How Serbia-Kosovo tensions hang like a spectre over the European Union

An armed band of Serb militants recently ambushed police in Kosovo. In the resulting firefight and retreat, four people — including a police officer — died from their wounds.

The incident sparked official recriminations from both Kosovo and Serbia, culminating in Serbia moving its armed forces towards the countries’ shared border only to subsequently withdraw them due to pressure from the United States.

Tensions between the two countries are nothing new. Serbia and Kosovo were previously united under Yugoslavia. The collapse of the country in the 1990s, however, caused Kosovo to push for independence.

Kosovar forces, backed by NATO, expelled the remnants of the Yugoslav army in 1999. Kosovo, however, remains central to Serbian national identity and Serbia has never truly reconciled itself to Kosovo’s independence.

While Serbia’s withdrawal of military forces from the Kosovo border has seemingly solved the crisis for now, it still has the potential to escalate.

Despite European Union and American pressure, Serbia subsequently released one of the alleged organizers of the attacks. Serbia, in other words, is indirectly condoning the action of the Serb militants.

Failure to act

Serbia’s ability to do so directly speaks to the EU’s failure in the Balkans. The U.S. and the EU have largely neglected the region, hoping that the allure of EU integration would be enough to placate Serbia and other countries.

It has not, and this failure now threatens to undermine the EU.

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In the aftermath of the 1999 war in Kosovo, EU leadership hoped Serbian politicians would abandon their nationalist policies of the 1990s.

This 2001 photo shows Slobodan Milosevic entering the courtroom to appear before the court of the International Criminal Tribunal for the former Yugoslavia in The Hague.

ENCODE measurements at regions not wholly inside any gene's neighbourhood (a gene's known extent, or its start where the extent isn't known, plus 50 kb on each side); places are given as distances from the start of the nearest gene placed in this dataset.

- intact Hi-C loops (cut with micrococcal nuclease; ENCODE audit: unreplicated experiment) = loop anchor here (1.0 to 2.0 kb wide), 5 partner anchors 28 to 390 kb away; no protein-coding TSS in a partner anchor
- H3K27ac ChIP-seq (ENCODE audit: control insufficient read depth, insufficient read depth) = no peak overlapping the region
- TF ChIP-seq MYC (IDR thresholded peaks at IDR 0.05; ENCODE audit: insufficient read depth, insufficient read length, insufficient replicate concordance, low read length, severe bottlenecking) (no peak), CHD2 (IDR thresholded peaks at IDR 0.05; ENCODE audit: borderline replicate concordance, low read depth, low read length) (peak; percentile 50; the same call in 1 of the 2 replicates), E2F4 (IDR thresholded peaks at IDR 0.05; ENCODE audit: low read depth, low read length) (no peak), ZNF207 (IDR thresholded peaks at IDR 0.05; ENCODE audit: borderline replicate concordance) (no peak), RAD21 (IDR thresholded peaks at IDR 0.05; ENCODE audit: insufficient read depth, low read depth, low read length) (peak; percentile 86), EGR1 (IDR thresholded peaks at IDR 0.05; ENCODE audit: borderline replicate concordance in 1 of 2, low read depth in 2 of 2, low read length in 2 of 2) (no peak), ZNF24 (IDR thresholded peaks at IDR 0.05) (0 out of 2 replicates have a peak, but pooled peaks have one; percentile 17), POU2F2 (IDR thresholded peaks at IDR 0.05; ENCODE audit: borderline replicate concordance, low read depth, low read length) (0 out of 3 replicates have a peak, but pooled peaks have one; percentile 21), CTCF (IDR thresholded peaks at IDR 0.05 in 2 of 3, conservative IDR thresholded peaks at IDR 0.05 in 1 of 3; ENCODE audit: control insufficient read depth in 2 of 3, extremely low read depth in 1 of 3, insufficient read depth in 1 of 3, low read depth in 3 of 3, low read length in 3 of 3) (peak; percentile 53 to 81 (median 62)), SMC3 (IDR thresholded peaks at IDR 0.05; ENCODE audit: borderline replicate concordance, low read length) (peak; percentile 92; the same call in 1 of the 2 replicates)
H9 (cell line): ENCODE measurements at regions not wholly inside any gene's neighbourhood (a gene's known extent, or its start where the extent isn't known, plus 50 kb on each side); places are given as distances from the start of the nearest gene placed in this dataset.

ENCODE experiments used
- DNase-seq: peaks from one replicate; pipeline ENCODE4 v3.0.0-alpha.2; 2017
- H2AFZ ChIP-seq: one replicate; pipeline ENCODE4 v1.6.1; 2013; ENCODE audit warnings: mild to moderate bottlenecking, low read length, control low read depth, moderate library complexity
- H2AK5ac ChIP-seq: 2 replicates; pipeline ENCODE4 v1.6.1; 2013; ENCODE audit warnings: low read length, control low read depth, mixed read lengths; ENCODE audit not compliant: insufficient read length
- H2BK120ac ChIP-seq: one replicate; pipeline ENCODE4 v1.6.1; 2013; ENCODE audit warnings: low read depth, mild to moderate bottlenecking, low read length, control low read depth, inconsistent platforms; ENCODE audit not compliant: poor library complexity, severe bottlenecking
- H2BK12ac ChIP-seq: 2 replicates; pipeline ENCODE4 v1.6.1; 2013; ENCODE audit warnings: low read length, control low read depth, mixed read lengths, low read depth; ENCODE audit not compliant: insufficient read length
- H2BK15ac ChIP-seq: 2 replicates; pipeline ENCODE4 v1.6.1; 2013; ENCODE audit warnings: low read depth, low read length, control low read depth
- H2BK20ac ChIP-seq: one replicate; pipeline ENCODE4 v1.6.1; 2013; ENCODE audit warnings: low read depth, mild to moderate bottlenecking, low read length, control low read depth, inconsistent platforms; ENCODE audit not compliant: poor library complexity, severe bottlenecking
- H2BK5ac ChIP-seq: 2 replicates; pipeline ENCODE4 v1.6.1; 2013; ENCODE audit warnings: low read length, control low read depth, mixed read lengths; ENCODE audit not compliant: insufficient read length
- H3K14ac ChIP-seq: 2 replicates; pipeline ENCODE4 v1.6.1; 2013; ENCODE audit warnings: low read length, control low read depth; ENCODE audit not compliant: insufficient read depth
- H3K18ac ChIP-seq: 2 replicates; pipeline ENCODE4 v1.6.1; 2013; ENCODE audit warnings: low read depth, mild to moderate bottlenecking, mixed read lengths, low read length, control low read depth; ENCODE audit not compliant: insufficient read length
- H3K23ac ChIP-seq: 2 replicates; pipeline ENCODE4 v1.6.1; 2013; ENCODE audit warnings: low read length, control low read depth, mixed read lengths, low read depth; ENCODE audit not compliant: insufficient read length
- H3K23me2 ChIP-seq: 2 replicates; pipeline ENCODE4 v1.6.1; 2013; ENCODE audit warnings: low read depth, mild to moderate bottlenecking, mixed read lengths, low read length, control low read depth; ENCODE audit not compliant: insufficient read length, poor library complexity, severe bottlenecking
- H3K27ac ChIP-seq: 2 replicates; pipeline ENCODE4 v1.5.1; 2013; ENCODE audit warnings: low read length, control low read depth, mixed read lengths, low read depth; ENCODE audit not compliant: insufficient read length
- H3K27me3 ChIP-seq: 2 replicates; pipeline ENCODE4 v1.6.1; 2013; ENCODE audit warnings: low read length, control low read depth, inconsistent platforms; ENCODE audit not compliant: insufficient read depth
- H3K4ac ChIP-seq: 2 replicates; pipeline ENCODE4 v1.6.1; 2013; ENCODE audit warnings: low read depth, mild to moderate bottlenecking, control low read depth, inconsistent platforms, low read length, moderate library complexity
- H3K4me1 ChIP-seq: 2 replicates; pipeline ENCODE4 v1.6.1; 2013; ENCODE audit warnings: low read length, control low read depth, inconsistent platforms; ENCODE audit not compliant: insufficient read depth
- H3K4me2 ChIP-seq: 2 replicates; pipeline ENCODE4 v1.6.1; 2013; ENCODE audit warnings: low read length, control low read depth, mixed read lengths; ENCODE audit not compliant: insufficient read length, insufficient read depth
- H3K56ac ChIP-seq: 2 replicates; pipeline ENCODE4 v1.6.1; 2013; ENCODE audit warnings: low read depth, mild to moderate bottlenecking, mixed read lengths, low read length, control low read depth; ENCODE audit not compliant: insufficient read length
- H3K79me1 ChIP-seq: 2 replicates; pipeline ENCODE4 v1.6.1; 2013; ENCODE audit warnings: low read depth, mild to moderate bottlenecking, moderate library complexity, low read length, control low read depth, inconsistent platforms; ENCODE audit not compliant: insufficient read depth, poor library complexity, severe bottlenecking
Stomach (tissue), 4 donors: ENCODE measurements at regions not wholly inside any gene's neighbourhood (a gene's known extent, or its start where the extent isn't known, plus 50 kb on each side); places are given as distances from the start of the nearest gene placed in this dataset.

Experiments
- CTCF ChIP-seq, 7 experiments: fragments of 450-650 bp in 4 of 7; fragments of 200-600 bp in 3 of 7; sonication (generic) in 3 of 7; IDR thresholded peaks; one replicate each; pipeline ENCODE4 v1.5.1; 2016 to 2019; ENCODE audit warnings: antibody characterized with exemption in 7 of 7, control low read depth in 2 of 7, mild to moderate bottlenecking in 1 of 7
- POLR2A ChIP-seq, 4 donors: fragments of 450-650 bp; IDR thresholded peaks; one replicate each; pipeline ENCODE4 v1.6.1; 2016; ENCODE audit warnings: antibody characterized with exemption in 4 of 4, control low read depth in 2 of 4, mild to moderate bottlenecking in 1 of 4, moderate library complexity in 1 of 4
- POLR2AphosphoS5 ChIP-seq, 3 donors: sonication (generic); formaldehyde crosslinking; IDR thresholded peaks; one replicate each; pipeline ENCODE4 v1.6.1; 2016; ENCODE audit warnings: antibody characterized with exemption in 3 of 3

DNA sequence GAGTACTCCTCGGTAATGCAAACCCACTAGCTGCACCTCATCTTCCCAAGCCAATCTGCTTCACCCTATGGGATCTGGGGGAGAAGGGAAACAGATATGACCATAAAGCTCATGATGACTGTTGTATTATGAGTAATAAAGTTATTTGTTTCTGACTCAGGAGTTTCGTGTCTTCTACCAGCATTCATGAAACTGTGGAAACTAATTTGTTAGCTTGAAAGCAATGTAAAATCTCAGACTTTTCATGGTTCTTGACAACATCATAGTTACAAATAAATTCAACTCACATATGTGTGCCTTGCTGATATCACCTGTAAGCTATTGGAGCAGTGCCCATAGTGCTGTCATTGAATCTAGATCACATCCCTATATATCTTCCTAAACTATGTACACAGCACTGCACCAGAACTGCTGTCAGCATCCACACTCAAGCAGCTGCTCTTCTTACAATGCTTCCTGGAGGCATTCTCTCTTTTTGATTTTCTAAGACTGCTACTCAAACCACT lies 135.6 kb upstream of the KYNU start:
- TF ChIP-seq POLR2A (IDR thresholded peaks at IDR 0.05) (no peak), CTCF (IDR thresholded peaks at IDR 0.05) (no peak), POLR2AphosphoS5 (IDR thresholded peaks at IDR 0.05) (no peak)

(AP Photo/Paul Vreeker)

The overthrow of former Serbian president Slobodan Milosevic in 2000, and the EU identifying Serbia as a candidate for expansion to join the union in 2003, provided Serbian politicians with an alternative policy to the nationalism of the past.

Serbia officially submitted its application to ascend to EU member status in 2009. Unfortunately, Serbia’s progress towards that goal has been painfully slow.

Slovenia and Croatia, two other former Yugoslav states, ascended to the EU in 2004 and 2013, respectively. From formal submission to full member status took each country 10 years or less.

Serbia’s application, now in its 14th year, shows no sign of being formally processed as it fails to meet many of the judicial, economic and political standards the EU requires for membership.

Serbia has made several gestures towards achieving EU membership. Most notably, it agreed to a plan to normalize relations with Kosovo. For many Serb nationalists, the question of Kosovo’s independence elicits visceral reactions due to Kosovo’s prominence in Serb nationalist identity.

A woman in dark clothing walks past a destroyed building.
In this March 2000 photo, a woman walks by a bombed police station in Kosovo.
(AP PHOTO/Darko Vojinovic)


Neither the EU nor the international community should ignore the need for Serbia to continue to reform in order to meet those requirements.

The EU, however, has a long tradition of sidestepping requirements when it sees long-term benefits from rapid integration.

Greece, Estonia and other countries were admitted to the EU despite arguably failing to meet its standards. That’s because the EU has admitted nations due to ideological reasons and perceived political benefits of admitting them.